For an excellent coloring of the negative, you can use a very diluted 28% acetic acid stop bath, or just water, but especially in the latter case, stirring constantly.
The fixing must be of the non-hardening type, this minimizes the loss of color of the negative. An excellent fixation is the Kodak F-24. Another possibility is given by basic or neutral fixings. These allow an excellent compromise, without having negative color loss problems. Two excellent fixings that you can prepare yourself are TF-2 with sodium hyposulphite and TF-3 which uses ammonium thiosulfate instead. Photography formulary in its price list has the TF-4 and TF-5 which are very good for this type of development.
and for coloring
My primary choice, however, remains the Kodak F-24, which is an excellent fixing for negatives and for paper. The basic or neutral fixings, however, have the advantage that they are more easily eliminated from washing. Once the negative is fixed, it is recommended to put the negative back in the used developer, this should increase its coloring. The time spent in used developer is 2 minutes. Using PMK, many times I have omitted this practice, and I honestly haven’t found much difference.
The film must not undergo the passage in the hyposulphite eliminator, since this consists of the majority of sodium sulphite, it would tend to eliminate the coloring of the negative. So after fixing, and any passage in the development used, it must be washed under running water, you will notice a very slight increase in coloring during washing.
Max Pyro developer is a version released recently by Hutchings. This developer is created to fully exploit the sensitivity of the film, generates little veil, has a good coloring, and can be used in tanks, basins and Jobo. It adapts well to any type of photography, enlargement, alternative process or other.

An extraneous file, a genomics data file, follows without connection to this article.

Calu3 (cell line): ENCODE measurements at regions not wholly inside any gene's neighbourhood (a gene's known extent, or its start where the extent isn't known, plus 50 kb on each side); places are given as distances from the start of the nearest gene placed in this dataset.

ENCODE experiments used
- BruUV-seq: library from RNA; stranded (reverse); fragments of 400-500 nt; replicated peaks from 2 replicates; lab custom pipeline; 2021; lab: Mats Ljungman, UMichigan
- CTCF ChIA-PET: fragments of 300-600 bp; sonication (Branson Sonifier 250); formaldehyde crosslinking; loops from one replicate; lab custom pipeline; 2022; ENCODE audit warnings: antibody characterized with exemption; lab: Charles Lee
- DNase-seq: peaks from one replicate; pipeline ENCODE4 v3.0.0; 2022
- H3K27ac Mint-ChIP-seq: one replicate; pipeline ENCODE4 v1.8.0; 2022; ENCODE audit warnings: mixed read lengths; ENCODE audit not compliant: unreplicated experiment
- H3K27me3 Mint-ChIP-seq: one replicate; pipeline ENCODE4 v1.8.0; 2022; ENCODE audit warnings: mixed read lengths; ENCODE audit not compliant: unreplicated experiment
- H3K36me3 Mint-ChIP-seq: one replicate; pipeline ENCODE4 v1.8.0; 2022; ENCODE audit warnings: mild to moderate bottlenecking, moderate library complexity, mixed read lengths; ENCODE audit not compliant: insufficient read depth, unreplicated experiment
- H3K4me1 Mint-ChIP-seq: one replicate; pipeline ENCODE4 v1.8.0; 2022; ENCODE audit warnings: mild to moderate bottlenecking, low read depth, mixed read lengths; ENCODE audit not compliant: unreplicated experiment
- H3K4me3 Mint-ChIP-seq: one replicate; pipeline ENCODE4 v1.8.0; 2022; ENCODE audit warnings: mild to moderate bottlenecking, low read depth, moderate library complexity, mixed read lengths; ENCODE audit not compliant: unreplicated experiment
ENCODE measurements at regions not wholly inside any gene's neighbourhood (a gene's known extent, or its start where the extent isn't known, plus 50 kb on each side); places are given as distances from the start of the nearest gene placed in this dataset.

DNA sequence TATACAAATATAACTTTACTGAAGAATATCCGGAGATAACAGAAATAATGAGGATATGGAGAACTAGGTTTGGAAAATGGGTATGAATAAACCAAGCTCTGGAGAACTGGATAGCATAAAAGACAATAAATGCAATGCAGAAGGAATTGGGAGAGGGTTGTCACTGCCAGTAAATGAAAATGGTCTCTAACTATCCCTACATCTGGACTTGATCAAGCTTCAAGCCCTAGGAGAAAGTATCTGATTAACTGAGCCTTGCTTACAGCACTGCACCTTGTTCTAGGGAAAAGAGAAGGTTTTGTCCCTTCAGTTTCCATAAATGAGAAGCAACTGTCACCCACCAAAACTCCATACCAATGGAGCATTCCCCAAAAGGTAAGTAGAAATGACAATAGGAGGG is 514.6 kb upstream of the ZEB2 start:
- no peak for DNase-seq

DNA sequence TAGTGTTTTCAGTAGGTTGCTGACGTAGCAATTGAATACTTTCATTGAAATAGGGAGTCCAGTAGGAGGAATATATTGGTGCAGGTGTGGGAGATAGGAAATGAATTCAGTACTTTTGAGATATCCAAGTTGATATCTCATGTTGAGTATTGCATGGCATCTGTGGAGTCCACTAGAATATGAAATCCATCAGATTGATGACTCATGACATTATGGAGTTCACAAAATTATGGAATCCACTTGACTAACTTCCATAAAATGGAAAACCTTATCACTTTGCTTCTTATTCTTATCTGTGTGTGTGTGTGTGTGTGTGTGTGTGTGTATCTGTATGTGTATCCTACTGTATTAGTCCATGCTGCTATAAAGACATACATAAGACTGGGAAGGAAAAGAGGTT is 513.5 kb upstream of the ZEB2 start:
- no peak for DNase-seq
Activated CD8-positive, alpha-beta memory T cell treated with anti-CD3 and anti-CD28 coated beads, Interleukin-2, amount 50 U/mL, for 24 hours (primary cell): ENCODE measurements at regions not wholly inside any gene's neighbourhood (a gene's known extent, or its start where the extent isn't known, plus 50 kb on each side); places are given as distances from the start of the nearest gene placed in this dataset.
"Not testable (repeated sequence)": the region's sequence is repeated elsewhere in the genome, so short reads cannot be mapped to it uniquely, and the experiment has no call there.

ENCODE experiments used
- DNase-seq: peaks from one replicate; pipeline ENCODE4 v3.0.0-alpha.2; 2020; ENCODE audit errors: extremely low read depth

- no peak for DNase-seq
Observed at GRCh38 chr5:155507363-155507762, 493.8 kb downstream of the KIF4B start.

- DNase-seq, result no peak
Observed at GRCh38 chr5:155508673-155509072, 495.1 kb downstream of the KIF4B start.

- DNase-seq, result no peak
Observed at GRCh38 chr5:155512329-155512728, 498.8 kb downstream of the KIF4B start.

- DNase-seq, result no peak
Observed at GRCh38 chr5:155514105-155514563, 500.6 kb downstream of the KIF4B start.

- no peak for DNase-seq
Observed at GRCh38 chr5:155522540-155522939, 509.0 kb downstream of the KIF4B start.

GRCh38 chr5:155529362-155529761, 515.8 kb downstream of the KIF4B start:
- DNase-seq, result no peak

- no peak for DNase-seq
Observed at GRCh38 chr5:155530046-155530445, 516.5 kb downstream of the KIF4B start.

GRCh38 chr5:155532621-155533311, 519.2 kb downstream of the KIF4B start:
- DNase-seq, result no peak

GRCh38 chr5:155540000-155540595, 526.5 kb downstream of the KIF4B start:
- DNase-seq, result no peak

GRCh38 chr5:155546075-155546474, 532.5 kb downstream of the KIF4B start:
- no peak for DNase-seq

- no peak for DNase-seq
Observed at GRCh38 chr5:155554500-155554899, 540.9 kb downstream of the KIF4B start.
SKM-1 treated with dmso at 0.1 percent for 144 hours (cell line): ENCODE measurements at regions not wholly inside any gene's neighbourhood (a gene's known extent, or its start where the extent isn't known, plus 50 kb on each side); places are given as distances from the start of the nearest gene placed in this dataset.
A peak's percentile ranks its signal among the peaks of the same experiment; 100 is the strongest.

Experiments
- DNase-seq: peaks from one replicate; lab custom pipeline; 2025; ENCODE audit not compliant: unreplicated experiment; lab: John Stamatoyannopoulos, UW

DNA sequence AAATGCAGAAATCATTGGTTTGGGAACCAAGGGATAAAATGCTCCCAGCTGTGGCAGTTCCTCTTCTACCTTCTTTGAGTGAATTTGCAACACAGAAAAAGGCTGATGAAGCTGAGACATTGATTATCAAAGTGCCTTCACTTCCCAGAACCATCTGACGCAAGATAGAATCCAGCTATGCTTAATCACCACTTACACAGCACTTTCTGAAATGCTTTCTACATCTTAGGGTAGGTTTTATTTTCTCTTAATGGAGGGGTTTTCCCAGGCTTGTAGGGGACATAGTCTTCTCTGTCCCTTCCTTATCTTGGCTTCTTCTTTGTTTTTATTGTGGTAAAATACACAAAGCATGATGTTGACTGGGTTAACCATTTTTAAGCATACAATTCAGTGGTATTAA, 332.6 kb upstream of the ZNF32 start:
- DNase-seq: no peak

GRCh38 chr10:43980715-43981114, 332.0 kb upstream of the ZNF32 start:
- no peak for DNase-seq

This new development works well with each film, but makes ideal use of the fastest films, such as Hp5 / Tri-x / Tmax 400.
As for PMK, the development is in two solutions, solution A contains pyrogallol, in this case with a very high quantity, while solution B we find alkalis. This new formulation is much more active than PMK, so we can run into very dense negatives if we use a different ISO than the one provided by the manufacturer. Development times vary from 7 minutes for faster films, to 5 minutes for slower ones.
To have an N +, Hutchings recommends reducing exposure by 1/2 aperture and increasing development time by 40%. While for an N- add a stop and reduce by 30%.
The formulation is quite complex, and some chemists are difficult to find. I do not provide the formulation not knowing it perfectly. It can only be purchased from Bostick & Sullivan.
Although the pyrogallol, is an old man in the panorama of developers, and that his difficulty at times may seem excessive, continues to have a great impact in photography. The formulations, even if dated, adapt to the new films, new formulations are born in order to exploit the characteristics of the most modern films. Surely this old young agent will continue to keep us company for a long time, accompanying new photographers to discover the qualities and those small differences that this type of detector can provide
|distilled Water||400 ml|
|Sodium Bisulfite||10 gr|
|Water to make||500 ml|
|Distilled Water||700 ml|
|Sodium Metaborate||300 gr|
|Water to make one liter|
|Standard diluition 1:2:100@20°|
|Water @52°||500 ml|
|Sodium Thiosulfate||240 gr|
|Sodium Sulfite||10 gr|
|Sodium Bisulfite||25 gr|
|Water to make one liter|
|Use it in Stock solution|
|Water @52°||750 ml|
|Sodium Thiosulfate||250 gr|
|Sodium Sulfite||15 gr|
|Sodium Metaborate||10 gr|
|Water to make one liter|
|Use it in Stock Solution|
|Ammonium Thiosulphate 57-60%||800 ml|
|Sodium Sulfite||60 gr|
|Sodium Metaborate||5 gr|
|Water to make one liter|
|Standard Diluition 1:4|
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Photography Formulary – Chemical and materials for photography